Next: More on the future of retail brands.

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The list of old-line retailers that are struggling to survive, or have already given up the ghost, seems to get longer every day: Sears Holdings, J.C. Penney, Macy’s, J. Crew, The Limited, Radio Shack, Payless ShoeSource and Neiman Marcus, to name but a few. All have set up e-commerce operations to supplement their physical stores, but they can’t manage to get traction against the Amazon juggernaut. (Or, for that matter, against discount-oriented retailers such as Wal-Mart and Target.) The result has been a wave of store closures.

So why can’t these venerable names thrive in the age of omnichannel retailing? The word “venerable” offers a clue. Most are weighted down by legacy systems that inhibit their ability to fully embrace the digital world, says Melissa Gonzalez, chief executive officer and founder of The Lion’Esque Group, a producer of retail “pop-up” environments.

Unlike Amazon, these retailers weren’t born in an age of virtually unlimited information about consumers. The very nature of e-commerce sales opens the door to valuable intelligence the moment a customer makes an online purchase — or even visits an e-tailer’s site. In theory, brick-and-mortar retailers have the same access to data generated by online sales, but that capability resides firmly within Amazon’s DNA. For a traditional merchandiser like Sears or Kmart, it’s something that has to be acquired.

When it comes to actual stores, of course, retailers have the disadvantage of not knowing who’s shopping at any given moment — at least until someone makes a purchase. Even then, the information generated from a sale is nowhere near as detailed as that culled from the consumer’s behavior in cyberspace.

Retailers are working hard to correct that drawback. They’re scrutinizing store traffic patterns, surveying shoppers, even placing sensors at the door. They’re integrating technology into the shelves, to learn where shoppers spent the most time, and which products they pick up. In-store digital screens can showcase more brands and be constantly updated, offering special deals on the spot.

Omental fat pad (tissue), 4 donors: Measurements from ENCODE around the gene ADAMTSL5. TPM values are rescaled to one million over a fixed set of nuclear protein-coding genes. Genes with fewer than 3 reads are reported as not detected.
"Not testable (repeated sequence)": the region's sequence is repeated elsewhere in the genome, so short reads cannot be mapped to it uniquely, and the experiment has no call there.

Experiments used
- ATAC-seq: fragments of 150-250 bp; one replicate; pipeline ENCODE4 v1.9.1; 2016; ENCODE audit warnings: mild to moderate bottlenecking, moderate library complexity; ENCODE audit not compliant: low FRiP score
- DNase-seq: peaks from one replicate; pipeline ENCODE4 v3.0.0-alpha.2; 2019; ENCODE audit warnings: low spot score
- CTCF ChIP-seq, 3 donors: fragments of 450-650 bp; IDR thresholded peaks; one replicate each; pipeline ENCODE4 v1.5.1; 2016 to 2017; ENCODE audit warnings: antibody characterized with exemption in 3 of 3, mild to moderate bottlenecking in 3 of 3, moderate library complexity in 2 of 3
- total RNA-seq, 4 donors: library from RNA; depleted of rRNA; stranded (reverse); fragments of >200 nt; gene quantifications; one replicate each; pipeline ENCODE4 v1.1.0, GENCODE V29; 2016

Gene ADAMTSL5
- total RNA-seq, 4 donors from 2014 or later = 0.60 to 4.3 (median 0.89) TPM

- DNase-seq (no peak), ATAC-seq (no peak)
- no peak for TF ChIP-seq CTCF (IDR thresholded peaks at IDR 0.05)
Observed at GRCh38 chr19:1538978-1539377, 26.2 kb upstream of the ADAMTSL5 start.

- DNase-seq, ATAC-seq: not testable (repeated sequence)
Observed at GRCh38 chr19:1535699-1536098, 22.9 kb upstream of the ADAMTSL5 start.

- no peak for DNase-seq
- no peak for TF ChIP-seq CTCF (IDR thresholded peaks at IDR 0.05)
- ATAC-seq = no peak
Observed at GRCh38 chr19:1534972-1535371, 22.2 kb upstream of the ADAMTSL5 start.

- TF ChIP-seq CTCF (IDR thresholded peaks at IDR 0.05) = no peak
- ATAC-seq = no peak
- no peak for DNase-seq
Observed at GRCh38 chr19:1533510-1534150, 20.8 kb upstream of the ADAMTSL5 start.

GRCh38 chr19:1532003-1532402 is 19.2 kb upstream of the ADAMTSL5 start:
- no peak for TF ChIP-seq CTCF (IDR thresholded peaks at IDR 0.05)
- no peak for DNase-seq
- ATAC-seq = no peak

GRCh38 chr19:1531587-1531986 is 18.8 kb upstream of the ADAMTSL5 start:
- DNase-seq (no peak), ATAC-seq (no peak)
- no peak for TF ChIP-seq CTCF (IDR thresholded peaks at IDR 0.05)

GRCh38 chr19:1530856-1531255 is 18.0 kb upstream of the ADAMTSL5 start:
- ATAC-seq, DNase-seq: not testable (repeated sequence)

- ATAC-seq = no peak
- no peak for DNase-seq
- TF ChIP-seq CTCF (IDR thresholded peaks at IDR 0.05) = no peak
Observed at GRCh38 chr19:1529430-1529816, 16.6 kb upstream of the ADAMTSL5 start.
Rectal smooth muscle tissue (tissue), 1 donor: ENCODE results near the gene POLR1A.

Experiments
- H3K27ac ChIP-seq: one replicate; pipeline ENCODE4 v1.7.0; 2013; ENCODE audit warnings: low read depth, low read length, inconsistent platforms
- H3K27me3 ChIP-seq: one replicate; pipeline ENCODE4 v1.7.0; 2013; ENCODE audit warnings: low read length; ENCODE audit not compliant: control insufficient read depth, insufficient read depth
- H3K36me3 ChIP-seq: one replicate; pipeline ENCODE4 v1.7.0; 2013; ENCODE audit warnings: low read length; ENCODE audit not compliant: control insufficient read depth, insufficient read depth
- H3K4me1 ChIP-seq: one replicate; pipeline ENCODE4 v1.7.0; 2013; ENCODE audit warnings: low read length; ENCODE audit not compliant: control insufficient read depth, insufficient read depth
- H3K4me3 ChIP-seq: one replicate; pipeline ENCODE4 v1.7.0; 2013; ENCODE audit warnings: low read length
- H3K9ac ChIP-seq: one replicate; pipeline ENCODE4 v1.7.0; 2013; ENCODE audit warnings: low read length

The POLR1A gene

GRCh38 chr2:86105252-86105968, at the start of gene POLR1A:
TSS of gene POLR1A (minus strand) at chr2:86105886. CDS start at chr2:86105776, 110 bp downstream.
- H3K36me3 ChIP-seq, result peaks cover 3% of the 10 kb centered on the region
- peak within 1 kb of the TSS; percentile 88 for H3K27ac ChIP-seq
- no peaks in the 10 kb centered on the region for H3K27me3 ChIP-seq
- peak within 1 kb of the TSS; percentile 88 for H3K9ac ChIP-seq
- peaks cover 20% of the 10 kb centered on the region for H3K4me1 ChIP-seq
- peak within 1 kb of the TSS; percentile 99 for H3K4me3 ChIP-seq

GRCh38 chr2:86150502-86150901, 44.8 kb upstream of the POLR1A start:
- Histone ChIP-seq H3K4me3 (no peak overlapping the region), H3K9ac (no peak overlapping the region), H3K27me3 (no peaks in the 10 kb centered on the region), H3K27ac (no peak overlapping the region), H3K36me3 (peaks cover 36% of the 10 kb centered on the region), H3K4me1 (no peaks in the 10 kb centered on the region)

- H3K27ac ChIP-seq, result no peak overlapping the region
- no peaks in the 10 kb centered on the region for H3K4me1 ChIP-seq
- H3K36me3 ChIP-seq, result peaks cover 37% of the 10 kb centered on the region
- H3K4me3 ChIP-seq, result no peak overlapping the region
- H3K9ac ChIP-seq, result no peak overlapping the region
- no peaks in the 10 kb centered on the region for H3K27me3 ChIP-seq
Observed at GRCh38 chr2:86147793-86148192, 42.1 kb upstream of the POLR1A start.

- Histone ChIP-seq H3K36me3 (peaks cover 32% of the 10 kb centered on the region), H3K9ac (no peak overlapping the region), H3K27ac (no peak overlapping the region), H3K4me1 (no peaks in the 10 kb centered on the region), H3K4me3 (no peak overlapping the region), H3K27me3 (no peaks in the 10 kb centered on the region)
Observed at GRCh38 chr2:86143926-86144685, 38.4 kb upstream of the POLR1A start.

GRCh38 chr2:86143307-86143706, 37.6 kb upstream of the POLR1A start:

In addition, retailers are training sales staff to understand, say, why a particular shirt made it to the dressing room but didn’t get purchased. Was it a question of style? Quality? Price? “They’re taking on a more proactive mindset about how they empower associates,” says Gonzalez.

Personal information will always be tougher to acquire in a physical store environment, but some of the biggest retail brands are making it easier through the use of cashless payment. Then there are loyalty cards, a tried-and-true method of mining customer information in exchange for regular discounts and special offers.

By some estimations, brick-and-mortar retailers ought to thank Amazon for pushing them to innovate in the transformation of the customer experience. Still, their efforts in that direction can be hampered by limited resources. Over the years, Amazon has displayed a willingness to operate at a loss in exchange for building up market hegemony. At the same time, though, it’s been buttressed by the profits from Amazon Web Services, the company’s steadiest source of income. Neither of those dynamics can be matched by most traditional retailers.

At stake are the brand identities that retailers have spent decades building up. Today, the biggest name in retailing is Amazon itself, far more dominant than most of the brands that sell on its site.

The nature of Amazon’s threat to brands depends on the category, Gonzalez notes. Amazon has made less of a dent in the luxury space, where consumers tend to rely on the cachet of the product. But when it comes to mass-market items such as consumer electronics, baby products or clothing basics, Amazon is gradually becoming the most visible brand. Its line of Amazon Essentials is essentially a private label that can beat established brands on price, selection and ease of ordering.

One might assume, therefore, that specialty retailers stand the greatest chance of competing against Amazon. But the generalists are fighting back as well. According to Gonzalez, Wal-Mart, Target and The Home Depot are going head to head with Amazon, scooping up specialty brands and creating “mini-franchises” within big-box stores. (Target and others are also opening stores with a smaller footprint in urban environments, complete with high-tech features such as automated checkout, and tied into e-commerce networks.)

Augmented reality technology presents retailers with a promising tool for beating Amazon. Consumers can visit physical stores online. Inside the actual stores, they can obtain service through features such as dressing room mirrors that allow for communications with sales associates. (Assuming that consumers don’t find that capability too creepy to use.) “Stores are doing whatever they can to create more personalized shopping experiences,” Gonzalez says.

One has to ask whether even the most popular retail brands have an expiration date. There could come a point at which a merchandiser simply can’t keep reinventing itself in the eyes of the latest generation of novelty-obsessed consumers. But Gonzalez believes there’s a path to survival for familiar names such as Macy’s and Nordstrom. It all depends on their ability to think creatively, and be willing to break away from the strategies of the past.

In any case, physical stores aren’t going away any time soon. Amazon signaled that belief with last year’s acquisition of the Whole Foods grocery chain, as well as its move into retail spaces of its own. In the coming years, success for all retailers will be tied to their ability to take a multi-faceted approach to selling, tying all channels into an attractive customer experience, whether in cyberspace or on the sales floor.

Next: More on the future of retail brands.

Comment on this article

How Brick-and-Mortar Retailers Can Survive in the Age of Amazon